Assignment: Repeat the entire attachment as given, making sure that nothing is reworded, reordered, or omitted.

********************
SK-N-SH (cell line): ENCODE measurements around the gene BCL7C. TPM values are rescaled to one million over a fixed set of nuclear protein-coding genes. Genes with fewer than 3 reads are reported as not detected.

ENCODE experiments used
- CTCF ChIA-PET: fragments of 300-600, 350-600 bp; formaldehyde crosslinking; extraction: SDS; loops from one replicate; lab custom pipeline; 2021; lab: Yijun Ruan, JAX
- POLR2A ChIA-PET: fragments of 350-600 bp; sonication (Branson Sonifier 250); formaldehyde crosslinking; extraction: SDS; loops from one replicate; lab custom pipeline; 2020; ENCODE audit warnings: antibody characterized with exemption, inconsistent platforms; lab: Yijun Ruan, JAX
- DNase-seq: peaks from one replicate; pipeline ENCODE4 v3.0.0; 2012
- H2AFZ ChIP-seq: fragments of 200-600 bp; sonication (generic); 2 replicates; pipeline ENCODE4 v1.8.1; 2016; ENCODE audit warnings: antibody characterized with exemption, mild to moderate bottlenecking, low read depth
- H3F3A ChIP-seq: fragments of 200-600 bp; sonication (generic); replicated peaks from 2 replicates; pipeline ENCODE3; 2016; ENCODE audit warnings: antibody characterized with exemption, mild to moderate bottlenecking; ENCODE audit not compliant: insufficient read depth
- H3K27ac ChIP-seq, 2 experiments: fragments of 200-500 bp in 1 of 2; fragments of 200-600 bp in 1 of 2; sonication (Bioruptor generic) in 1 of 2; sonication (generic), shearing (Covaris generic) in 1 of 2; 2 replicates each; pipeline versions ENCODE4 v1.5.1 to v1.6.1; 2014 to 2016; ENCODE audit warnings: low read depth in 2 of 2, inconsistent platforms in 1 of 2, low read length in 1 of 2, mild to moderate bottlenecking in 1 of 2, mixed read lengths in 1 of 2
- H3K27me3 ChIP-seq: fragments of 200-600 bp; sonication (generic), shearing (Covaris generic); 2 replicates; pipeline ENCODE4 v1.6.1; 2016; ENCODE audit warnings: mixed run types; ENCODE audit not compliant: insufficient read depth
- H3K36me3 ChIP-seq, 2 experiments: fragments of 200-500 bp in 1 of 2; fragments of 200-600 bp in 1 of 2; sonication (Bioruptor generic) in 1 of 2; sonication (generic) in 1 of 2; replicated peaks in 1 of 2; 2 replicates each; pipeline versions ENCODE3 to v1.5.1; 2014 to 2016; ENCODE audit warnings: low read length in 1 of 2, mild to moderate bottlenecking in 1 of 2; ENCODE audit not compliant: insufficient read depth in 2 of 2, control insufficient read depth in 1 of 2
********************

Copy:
SK-N-SH (cell line): ENCODE measurements around the gene BCL7C. TPM values are rescaled to one million over a fixed set of nuclear protein-coding genes. Genes with fewer than 3 reads are reported as not detected.

ENCODE experiments used
- CTCF ChIA-PET: fragments of 300-600, 350-600 bp; formaldehyde crosslinking; extraction: SDS; loops from one replicate; lab custom pipeline; 2021; lab: Yijun Ruan, JAX
- POLR2A ChIA-PET: fragments of 350-600 bp; sonication (Branson Sonifier 250); formaldehyde crosslinking; extraction: SDS; loops from one replicate; lab custom pipeline; 2020; ENCODE audit warnings: antibody characterized with exemption, inconsistent platforms; lab: Yijun Ruan, JAX
- DNase-seq: peaks from one replicate; pipeline ENCODE4 v3.0.0; 2012
- H2AFZ ChIP-seq: fragments of 200-600 bp; sonication (generic); 2 replicates; pipeline ENCODE4 v1.8.1; 2016; ENCODE audit warnings: antibody characterized with exemption, mild to moderate bottlenecking, low read depth
- H3F3A ChIP-seq: fragments of 200-600 bp; sonication (generic); replicated peaks from 2 replicates; pipeline ENCODE3; 2016; ENCODE audit warnings: antibody characterized with exemption, mild to moderate bottlenecking; ENCODE audit not compliant: insufficient read depth
- H3K27ac ChIP-seq, 2 experiments: fragments of 200-500 bp in 1 of 2; fragments of 200-600 bp in 1 of 2; sonication (Bioruptor generic) in 1 of 2; sonication (generic), shearing (Covaris generic) in 1 of 2; 2 replicates each; pipeline versions ENCODE4 v1.5.1 to v1.6.1; 2014 to 2016; ENCODE audit warnings: low read depth in 2 of 2, inconsistent platforms in 1 of 2, low read length in 1 of 2, mild to moderate bottlenecking in 1 of 2, mixed read lengths in 1 of 2
- H3K27me3 ChIP-seq: fragments of 200-600 bp; sonication (generic), shearing (Covaris generic); 2 replicates; pipeline ENCODE4 v1.6.1; 2016; ENCODE audit warnings: mixed run types; ENCODE audit not compliant: insufficient read depth
- H3K36me3 ChIP-seq, 2 experiments: fragments of 200-500 bp in 1 of 2; fragments of 200-600 bp in 1 of 2; sonication (Bioruptor generic) in 1 of 2; sonication (generic) in 1 of 2; replicated peaks in 1 of 2; 2 replicates each; pipeline versions ENCODE3 to v1.5.1; 2014 to 2016; ENCODE audit warnings: low read length in 1 of 2, mild to moderate bottlenecking in 1 of 2; ENCODE audit not compliant: insufficient read depth in 2 of 2, control insufficient read depth in 1 of 2